The majority of motorcycles have a standard arrangement these days of the clutch operated by a lever on your left hand and the gearbox operated by your left foot. The gear lever moves in two positions, up or down. Pushing it up with the toe moves up a gear and pushing it down with the sole down a gear. A typical arrangement on a learner bike is for a five speed box. Neutral is positioned between 1st and 2nd gears meaning you will need to push down into 1st and then lift up into the higher gears. We will teach you this throughout your training. Your right hand operates the throttle and front brake and your right foot operates the rear brake.
Some say that a manual motorcycle offers the rider a much more involved riding experience and a greater degree of control over the vehicle. Whilst this may be true to some extent it doesn't make one better than the other. The riding experience is a subjective thing. For someone intending to use the bike through a busy city like London to get to work and back easy controls may be the best form of “riding experience”. For someone scratching around the country lanes or around a track at higher speeds then the added control of a manual motorcycle may be more suitable.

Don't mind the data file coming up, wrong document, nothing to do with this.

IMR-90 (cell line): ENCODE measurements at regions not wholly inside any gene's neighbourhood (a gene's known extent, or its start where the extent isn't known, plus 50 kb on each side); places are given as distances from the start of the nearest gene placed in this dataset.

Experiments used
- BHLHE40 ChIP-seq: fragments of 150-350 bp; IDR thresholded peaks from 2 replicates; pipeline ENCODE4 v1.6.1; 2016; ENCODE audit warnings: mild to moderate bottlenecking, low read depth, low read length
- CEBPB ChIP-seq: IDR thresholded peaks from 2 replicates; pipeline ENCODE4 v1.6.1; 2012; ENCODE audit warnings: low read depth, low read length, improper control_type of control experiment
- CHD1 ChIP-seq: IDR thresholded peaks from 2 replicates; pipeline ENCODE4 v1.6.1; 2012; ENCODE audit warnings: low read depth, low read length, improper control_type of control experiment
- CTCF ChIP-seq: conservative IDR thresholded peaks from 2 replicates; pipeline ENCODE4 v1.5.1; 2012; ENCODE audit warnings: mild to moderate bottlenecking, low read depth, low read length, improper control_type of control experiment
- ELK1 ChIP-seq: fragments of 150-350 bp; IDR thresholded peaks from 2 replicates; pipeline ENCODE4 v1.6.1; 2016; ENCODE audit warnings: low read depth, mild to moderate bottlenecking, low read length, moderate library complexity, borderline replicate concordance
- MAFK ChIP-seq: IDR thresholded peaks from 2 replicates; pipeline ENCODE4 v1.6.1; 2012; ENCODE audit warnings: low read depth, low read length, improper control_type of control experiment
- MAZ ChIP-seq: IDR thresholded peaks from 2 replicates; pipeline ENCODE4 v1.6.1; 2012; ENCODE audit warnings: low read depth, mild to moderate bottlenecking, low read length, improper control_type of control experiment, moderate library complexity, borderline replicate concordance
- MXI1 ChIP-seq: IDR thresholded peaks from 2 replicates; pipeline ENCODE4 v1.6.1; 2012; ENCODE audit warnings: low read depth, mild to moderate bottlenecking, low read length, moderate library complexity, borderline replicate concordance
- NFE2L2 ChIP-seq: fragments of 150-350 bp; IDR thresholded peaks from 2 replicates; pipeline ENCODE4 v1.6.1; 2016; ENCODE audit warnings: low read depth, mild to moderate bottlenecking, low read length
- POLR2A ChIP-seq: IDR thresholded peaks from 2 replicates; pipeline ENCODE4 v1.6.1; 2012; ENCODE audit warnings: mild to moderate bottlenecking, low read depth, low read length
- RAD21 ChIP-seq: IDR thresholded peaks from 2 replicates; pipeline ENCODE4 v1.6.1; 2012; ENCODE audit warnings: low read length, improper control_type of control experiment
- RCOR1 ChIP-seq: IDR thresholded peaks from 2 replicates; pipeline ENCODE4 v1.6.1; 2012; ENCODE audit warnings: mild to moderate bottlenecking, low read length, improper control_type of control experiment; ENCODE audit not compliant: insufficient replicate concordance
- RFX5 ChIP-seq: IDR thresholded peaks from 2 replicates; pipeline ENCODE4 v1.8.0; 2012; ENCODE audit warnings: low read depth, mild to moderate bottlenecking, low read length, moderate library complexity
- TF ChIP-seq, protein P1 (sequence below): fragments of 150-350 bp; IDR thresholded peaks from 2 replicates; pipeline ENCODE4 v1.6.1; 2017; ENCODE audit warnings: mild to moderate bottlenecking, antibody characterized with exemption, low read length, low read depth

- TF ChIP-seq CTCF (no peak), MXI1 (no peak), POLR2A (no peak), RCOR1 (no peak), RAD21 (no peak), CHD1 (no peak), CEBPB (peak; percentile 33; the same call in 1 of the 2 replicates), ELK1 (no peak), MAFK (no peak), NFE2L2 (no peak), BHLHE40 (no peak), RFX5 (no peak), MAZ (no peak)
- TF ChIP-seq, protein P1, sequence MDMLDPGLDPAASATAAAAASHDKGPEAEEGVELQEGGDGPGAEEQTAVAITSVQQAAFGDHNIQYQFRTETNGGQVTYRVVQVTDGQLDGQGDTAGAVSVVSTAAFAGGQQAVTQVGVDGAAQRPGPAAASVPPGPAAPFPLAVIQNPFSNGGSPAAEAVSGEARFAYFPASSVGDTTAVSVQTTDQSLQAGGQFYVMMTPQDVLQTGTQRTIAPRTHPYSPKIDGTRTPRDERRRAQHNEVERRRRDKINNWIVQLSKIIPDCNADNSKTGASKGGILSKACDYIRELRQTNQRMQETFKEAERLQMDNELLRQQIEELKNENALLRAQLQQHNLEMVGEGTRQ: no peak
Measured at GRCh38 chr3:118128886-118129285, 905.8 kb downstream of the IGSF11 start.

A motorcycle with a manual gearbox is the more complex and difficult to learn on. It takes more time to master the technique of riding a motorcycle with a clutch and gears with the additional co-ordination required to have hands and feet operating different controls at different times than it does an automatic one. At the same time, if the rider drives a manual car, whilst they know how to use a clutch and a gearbox the hands and feet are used for different things. Add to that the need to re-program the brain to realise that we are able to slip the clutch on our bikes, something that is alien to most car drivers in their vehicles.
So which is the best for me?